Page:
Laurent Ballesta’s Gombessa V expedition takes him to the French Mediterranean to study deep sea corals for 28 continuous days with the help of a diving chamber
On every Gombessa expedition, Laurent Ballesta aims to solve a scientific mystery. But that’s not all. He also wants to take on a diving challenge and return with unprecedented photographs taken of the underwater world.
Since 2012, he has gone to some of the most remote places on the planet, and dived at sites which were known to be “un-diveable.” Each of his expeditions is fully supported by Blancpain through the Blancpain Ocean Commitment, an environment-first initiative started by CEO Marc Hayek. This would be Ballesta’s fifth Gombessa expedition.
Life at 100 metres
For Gombessa V, the 47-year-old Frenchman goes back to the French Mediterranean to study the ecosystem in that part of the world. Even though he is practically home – Ballesta comes from Montpellier in France – he’s headed towards a decidedly different address, and in this case, it’s the beach.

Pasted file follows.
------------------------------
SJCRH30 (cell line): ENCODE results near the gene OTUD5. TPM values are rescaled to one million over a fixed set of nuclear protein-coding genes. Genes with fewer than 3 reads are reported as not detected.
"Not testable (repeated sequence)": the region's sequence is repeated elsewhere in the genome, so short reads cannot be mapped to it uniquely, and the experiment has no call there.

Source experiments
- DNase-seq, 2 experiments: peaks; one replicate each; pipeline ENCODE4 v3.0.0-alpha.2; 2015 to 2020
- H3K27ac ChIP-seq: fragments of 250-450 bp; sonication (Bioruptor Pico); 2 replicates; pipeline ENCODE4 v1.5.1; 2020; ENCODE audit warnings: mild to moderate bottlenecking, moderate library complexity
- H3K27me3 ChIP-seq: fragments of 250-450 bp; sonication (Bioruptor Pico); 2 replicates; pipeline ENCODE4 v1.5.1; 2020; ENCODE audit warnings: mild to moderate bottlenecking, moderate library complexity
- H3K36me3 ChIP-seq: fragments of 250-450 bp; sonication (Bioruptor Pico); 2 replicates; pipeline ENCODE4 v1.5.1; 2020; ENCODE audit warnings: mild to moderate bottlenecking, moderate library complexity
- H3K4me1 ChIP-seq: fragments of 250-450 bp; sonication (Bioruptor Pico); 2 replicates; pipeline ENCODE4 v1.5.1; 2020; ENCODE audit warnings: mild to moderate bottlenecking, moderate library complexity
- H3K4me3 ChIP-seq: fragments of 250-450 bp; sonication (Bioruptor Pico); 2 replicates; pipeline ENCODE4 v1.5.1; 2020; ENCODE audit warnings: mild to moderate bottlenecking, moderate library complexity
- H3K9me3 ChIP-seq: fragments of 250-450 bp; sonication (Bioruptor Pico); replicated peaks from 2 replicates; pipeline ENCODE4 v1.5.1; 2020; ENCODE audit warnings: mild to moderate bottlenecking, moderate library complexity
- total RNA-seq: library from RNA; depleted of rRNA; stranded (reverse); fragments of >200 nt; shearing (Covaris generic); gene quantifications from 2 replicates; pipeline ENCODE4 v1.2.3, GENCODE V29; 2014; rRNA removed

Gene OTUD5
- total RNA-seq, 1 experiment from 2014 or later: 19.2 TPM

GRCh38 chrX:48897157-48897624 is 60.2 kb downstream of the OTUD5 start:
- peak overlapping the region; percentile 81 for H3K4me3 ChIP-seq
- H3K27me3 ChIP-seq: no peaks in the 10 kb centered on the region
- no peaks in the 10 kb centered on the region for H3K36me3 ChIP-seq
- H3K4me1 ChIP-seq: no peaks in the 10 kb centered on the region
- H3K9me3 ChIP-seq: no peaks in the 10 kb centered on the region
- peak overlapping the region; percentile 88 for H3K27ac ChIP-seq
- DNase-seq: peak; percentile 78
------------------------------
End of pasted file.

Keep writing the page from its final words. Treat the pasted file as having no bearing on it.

On 1 July 2019, Ballesta and three fellow divers descended the azure waters of the French Mediterranean. They were about to embark on an expedition to areas never seen before. The plan was to dive for 28 days without ever resurfacing.
This meant that Ballesta and team could explore the seabed continuously without being bothered by the constant need to decompress. It was a world first to combine saturation diving with scuba using closed circuit rebreathers.
How saturation diving works
Saturation diving allows the divers to work underwater for long durations but only around a limited area. Scuba diving, on the other hand, allows lots of freedom to move around but only for a short time period, plus the hassle of decompression.
This innovative method offers all the pros with none of the cons. The only time Ballesta and the divers needed to spend decompressing is four days at the end of the expedition.
But that’s a small price to pay considering the team could conduct uninterrupted explorations up to eight hours each day.
Gombessa V successfully concluded on 28 July 2019, and as with previous expeditions, Ballesta will produce a feature-length documentary film, an exhibition and a book, set to launch worldwide in 2020.